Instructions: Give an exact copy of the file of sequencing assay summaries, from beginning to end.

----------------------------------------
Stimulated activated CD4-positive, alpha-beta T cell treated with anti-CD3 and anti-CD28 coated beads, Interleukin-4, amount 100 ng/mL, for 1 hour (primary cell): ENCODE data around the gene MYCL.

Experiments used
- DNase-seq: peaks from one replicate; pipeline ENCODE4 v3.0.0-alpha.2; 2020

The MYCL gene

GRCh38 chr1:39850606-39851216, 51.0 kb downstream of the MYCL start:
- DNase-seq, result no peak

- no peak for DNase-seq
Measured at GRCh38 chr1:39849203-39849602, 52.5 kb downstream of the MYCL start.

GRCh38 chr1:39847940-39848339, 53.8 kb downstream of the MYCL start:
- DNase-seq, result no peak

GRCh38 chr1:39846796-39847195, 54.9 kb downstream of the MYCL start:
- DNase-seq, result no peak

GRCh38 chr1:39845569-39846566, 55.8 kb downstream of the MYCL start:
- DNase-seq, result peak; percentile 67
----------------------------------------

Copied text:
Stimulated activated CD4-positive, alpha-beta T cell treated with anti-CD3 and anti-CD28 coated beads, Interleukin-4, amount 100 ng/mL, for 1 hour (primary cell): ENCODE data around the gene MYCL.

Experiments used
- DNase-seq: peaks from one replicate; pipeline ENCODE4 v3.0.0-alpha.2; 2020

The MYCL gene

GRCh38 chr1:39850606-39851216, 51.0 kb downstream of the MYCL start:
- DNase-seq, result no peak

- no peak for DNase-seq
Measured at GRCh38 chr1:39849203-39849602, 52.5 kb downstream of the MYCL start.

GRCh38 chr1:39847940-39848339, 53.8 kb downstream of the MYCL start:
- DNase-seq, result no peak

GRCh38 chr1:39846796-39847195, 54.9 kb downstream of the MYCL start:
- DNase-seq, result no peak

GRCh38 chr1:39845569-39846566, 55.8 kb downstream of the MYCL start:
- DNase-seq, result peak; percentile 67